Download TAASA’s Legislative Update – 85th Session
We are happy to report that the 85th Legislative Session was a resounding success for survivors and the programs who support them. It speaks volumes that in an extremely tight budget year, amid several hotly contested debates along partisan lines, the Legislature’s budget writers quickly agreed to prioritize funding items for sexual assault survivors, including level funding for rape crisis centers and a special appropriation to process untested sexual assault evidence kits.
In the update, you’ll find detailed descriptions of the many changes to law that affect survivors’ interests. Although TAASA’s resources allow us to identify only a few items as top advocacy priorities, the Public Policy Team is proud to have worked closely with legislators, allied organizations, and stakeholders to shape many of the bills included here into the best legislation possible to prevent violence and support survivors.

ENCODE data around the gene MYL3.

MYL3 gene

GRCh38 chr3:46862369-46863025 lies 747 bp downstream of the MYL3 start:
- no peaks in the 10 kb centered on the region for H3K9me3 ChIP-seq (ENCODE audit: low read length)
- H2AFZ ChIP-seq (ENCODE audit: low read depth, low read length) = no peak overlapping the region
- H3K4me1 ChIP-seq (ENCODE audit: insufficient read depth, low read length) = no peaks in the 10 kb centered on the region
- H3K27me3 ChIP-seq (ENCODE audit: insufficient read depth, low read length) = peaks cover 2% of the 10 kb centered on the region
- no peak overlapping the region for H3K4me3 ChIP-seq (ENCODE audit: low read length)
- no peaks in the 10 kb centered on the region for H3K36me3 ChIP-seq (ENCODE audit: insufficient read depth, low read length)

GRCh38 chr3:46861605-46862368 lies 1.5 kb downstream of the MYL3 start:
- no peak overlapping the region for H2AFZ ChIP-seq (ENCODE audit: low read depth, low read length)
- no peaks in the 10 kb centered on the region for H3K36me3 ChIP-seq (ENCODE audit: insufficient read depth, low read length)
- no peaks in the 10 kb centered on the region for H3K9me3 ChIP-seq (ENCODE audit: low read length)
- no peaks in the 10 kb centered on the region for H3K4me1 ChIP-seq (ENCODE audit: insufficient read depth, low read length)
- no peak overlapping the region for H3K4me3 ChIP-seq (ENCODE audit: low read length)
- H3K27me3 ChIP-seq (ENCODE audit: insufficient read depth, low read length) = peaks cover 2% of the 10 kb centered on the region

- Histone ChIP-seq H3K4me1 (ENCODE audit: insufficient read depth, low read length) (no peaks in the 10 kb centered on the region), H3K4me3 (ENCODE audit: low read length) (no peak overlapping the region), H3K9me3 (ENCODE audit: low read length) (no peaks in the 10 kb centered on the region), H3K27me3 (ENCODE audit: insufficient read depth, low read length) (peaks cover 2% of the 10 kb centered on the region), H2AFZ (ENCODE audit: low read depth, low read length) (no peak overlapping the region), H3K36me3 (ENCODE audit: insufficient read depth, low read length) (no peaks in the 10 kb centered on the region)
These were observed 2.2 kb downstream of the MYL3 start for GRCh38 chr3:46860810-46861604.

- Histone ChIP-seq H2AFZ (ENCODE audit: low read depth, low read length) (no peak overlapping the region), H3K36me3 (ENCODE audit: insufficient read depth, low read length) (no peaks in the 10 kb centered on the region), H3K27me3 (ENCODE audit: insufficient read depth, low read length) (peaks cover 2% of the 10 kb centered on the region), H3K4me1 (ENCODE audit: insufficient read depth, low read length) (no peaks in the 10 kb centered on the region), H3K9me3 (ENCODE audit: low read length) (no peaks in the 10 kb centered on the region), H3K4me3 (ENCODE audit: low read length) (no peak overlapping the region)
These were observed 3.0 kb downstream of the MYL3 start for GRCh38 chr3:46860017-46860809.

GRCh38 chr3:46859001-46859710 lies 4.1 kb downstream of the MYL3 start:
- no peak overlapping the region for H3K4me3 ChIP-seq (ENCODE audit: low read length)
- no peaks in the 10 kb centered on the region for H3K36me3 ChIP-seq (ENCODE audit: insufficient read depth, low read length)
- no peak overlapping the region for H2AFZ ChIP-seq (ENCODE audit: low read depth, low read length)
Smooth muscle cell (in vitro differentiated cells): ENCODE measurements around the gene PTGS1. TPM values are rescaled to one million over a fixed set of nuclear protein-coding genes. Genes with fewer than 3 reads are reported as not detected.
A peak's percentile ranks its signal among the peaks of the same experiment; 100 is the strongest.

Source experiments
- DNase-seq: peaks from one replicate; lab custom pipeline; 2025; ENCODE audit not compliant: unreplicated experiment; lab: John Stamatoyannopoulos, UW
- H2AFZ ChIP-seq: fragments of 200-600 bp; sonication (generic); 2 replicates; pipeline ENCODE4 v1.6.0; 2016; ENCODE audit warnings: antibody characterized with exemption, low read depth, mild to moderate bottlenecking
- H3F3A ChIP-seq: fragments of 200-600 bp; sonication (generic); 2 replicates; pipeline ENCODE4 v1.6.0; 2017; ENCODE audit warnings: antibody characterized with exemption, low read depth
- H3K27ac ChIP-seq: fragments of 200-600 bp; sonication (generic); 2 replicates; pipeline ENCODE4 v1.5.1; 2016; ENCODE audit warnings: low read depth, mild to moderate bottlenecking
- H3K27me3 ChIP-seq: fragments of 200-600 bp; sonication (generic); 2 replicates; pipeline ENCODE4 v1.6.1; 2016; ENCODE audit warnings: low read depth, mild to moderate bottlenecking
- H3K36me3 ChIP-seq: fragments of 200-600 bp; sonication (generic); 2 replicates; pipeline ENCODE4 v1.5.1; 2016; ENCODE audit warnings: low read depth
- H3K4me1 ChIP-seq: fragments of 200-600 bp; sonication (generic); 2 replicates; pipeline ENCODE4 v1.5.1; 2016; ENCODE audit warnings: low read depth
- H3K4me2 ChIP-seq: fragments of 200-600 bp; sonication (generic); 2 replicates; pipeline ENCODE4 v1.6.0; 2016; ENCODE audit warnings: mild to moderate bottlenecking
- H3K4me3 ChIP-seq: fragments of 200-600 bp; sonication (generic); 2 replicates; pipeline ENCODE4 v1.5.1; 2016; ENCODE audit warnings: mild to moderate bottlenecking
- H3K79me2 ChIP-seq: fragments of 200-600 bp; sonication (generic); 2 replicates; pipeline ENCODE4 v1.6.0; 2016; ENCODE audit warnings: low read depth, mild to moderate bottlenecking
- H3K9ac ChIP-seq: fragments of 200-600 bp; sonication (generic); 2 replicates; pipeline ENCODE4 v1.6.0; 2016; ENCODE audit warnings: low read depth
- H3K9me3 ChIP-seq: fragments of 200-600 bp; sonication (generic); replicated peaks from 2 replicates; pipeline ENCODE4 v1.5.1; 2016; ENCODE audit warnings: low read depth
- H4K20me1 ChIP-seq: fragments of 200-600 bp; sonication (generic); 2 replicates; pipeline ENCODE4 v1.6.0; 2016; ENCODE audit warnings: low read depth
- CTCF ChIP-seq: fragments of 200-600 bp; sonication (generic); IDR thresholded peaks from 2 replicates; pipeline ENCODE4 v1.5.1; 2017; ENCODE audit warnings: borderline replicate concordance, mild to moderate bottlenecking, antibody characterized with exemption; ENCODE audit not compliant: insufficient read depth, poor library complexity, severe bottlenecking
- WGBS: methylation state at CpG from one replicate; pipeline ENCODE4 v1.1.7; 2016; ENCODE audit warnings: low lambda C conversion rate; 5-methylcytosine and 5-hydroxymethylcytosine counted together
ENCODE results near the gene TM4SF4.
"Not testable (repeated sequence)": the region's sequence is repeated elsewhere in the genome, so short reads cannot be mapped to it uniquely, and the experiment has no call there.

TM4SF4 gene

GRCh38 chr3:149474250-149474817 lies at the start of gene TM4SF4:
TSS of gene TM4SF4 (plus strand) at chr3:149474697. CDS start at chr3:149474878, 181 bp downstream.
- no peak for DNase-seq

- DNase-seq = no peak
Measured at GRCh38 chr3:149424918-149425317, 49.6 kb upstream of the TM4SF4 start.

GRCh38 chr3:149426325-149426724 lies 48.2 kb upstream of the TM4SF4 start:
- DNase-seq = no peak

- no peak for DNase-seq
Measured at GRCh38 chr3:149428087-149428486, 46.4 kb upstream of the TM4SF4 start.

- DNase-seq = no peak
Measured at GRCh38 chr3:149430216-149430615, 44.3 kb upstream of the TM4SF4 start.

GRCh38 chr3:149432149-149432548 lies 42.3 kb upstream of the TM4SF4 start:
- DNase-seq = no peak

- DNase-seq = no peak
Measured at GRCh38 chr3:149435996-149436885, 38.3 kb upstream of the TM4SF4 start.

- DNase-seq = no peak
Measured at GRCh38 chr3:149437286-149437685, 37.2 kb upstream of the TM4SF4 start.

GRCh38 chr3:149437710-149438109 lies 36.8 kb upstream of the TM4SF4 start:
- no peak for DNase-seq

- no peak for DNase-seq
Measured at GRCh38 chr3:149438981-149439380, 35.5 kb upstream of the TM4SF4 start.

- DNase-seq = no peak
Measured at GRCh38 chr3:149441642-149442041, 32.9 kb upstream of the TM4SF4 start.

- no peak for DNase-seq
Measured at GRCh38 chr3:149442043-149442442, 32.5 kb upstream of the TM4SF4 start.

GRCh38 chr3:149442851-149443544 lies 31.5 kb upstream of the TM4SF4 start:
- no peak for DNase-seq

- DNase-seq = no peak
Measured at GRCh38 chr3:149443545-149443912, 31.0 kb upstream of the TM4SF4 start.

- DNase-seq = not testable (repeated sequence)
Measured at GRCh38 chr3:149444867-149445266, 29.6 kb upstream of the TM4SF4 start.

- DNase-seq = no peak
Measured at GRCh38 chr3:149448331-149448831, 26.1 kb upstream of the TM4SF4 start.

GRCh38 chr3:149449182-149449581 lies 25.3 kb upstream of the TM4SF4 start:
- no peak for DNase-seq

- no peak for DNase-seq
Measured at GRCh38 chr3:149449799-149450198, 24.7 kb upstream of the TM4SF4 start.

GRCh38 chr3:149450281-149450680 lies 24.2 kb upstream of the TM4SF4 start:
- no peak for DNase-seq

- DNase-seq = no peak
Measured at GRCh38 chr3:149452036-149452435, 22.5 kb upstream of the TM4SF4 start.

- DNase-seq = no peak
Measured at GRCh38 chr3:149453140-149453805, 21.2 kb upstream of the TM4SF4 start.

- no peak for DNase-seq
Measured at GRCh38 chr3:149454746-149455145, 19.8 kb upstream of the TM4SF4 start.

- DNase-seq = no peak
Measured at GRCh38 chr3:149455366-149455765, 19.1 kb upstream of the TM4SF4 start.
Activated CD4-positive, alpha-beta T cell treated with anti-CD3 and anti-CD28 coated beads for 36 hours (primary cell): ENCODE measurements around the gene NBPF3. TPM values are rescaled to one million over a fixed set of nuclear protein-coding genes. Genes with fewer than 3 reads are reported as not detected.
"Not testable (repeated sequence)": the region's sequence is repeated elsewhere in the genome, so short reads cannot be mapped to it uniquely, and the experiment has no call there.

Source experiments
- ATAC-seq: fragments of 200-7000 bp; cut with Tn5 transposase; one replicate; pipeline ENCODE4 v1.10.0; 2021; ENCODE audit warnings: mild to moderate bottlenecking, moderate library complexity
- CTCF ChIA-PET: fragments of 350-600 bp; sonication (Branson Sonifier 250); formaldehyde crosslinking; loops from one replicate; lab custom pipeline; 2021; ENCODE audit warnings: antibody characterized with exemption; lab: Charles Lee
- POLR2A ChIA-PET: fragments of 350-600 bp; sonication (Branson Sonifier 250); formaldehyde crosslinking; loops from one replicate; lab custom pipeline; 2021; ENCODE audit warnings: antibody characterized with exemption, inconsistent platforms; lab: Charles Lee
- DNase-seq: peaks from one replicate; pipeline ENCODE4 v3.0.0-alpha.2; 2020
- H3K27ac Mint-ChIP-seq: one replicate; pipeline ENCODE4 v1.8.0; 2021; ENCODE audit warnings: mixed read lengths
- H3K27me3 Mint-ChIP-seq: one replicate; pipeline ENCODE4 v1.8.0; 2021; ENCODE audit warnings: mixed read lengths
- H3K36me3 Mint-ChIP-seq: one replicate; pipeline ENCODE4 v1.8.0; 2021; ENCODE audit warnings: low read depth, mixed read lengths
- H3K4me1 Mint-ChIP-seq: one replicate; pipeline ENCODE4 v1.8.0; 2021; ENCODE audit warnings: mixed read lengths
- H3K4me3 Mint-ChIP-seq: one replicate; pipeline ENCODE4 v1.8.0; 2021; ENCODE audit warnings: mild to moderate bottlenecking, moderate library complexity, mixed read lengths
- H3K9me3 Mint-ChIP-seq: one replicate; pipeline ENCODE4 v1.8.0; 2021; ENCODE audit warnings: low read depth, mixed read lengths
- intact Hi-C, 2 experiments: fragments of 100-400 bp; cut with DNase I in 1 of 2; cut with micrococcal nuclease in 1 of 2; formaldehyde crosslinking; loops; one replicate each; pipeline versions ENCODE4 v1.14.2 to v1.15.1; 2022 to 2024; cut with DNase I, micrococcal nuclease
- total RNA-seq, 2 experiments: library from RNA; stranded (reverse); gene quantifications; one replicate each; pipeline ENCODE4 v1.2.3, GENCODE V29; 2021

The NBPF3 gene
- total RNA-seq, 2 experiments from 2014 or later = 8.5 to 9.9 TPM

Every person, including individuals in jail or prison, deserves to be free from sexual violence. Sexual victimization is not included in a prison sentence, and it should not be part of the punishment. States bear legal responsibility under the Constitution and federal law for protecting prisoners in its facilities from sexual violence and other serious harm. Yet, people in prison are at heightened risk of sexual assault. In particular, the State of Texas and the Texas Department of Criminal Justice (TDCJ) have failed to protect prisoners in their custody from sexual assaults. Despite more than a decade of federal legislative efforts and oversight by the U.S. Department of Justice—including the Prison Rape Elimination Act (PREA)—the prevalence of sexual assault remains high in Texas prisons. Several prisons in Texas have among the highest rates of sexual victimization in the nation. Regardless of claims that PREA standards are being implemented in Texas prisons, reports from prisoners themselves indicate that sexual assaults in Texas correctional facilities remain a serious problem. The alarming frequency of sexual assault in Texas prisons not only contributes to conditions in Texas facilities that are abhorrent to human dignity, but also violates the constitutional and human rights of prisoners in the TDCJ.
The report urges the state to make efforts to comply with PREA standards across the state and to adopt other recommendations meant to reduce the number of sexual assaults taking place in state correctional facilities.
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